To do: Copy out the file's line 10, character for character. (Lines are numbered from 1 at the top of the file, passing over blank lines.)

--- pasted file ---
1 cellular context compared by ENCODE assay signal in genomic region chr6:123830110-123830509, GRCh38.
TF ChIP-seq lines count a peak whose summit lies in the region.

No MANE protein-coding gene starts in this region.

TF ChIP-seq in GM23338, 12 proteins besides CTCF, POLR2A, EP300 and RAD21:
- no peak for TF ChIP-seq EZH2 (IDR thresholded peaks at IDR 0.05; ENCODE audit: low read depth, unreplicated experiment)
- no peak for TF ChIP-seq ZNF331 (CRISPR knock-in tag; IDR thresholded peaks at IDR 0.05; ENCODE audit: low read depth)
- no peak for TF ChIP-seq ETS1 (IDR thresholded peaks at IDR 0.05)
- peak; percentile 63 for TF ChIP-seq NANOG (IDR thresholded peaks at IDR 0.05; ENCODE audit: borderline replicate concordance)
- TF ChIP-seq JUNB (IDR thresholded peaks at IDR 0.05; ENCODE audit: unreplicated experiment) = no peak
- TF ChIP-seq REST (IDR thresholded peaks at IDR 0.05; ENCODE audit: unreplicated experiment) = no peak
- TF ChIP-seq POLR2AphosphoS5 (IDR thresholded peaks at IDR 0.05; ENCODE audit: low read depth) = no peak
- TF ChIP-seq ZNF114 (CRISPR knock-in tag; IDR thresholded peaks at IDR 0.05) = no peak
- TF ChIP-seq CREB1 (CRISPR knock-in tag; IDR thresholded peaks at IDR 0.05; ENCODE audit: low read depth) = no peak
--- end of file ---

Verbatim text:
- TF ChIP-seq REST (IDR thresholded peaks at IDR 0.05; ENCODE audit: unreplicated experiment) = no peak